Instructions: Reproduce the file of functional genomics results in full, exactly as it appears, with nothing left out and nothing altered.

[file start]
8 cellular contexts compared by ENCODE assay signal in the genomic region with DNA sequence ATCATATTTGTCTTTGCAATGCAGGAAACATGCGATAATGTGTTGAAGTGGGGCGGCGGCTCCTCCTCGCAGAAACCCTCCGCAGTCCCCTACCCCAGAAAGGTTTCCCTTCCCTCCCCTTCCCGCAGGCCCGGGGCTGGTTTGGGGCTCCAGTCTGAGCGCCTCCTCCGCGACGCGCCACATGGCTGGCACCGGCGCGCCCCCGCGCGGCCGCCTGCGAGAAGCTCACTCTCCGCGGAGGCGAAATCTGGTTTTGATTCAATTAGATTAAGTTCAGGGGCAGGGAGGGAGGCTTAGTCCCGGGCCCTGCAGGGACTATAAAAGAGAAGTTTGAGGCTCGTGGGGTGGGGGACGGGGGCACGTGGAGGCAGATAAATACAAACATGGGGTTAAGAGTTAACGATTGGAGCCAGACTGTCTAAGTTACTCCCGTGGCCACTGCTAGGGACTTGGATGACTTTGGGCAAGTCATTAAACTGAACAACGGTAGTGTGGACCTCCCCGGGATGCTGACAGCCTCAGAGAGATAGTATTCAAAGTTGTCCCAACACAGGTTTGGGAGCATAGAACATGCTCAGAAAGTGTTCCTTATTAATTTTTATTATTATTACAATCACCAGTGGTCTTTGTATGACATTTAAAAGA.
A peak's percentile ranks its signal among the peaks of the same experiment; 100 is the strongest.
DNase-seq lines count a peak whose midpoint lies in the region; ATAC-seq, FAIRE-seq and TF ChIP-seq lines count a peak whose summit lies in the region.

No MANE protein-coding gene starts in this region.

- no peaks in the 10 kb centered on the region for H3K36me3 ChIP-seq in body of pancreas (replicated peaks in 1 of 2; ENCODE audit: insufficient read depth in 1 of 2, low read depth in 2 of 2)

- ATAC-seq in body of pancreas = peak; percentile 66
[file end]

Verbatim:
8 cellular contexts compared by ENCODE assay signal in the genomic region with DNA sequence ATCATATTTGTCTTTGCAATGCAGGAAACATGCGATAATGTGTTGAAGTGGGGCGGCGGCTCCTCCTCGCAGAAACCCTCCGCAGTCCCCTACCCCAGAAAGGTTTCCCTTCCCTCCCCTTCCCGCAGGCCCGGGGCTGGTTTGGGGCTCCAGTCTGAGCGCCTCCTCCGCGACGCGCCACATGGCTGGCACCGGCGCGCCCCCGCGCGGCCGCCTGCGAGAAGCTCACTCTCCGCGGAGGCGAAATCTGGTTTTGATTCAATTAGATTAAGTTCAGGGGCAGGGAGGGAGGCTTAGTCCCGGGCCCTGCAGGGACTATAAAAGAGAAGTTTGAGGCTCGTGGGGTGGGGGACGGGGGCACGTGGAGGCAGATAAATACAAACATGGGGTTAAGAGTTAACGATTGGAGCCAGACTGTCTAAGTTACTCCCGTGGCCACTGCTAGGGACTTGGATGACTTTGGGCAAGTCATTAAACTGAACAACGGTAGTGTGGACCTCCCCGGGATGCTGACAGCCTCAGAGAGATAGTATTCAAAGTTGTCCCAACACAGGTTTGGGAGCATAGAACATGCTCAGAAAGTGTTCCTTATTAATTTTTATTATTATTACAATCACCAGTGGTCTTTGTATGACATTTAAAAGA.
A peak's percentile ranks its signal among the peaks of the same experiment; 100 is the strongest.
DNase-seq lines count a peak whose midpoint lies in the region; ATAC-seq, FAIRE-seq and TF ChIP-seq lines count a peak whose summit lies in the region.

No MANE protein-coding gene starts in this region.

- no peaks in the 10 kb centered on the region for H3K36me3 ChIP-seq in body of pancreas (replicated peaks in 1 of 2; ENCODE audit: insufficient read depth in 1 of 2, low read depth in 2 of 2)

- ATAC-seq in body of pancreas = peak; percentile 66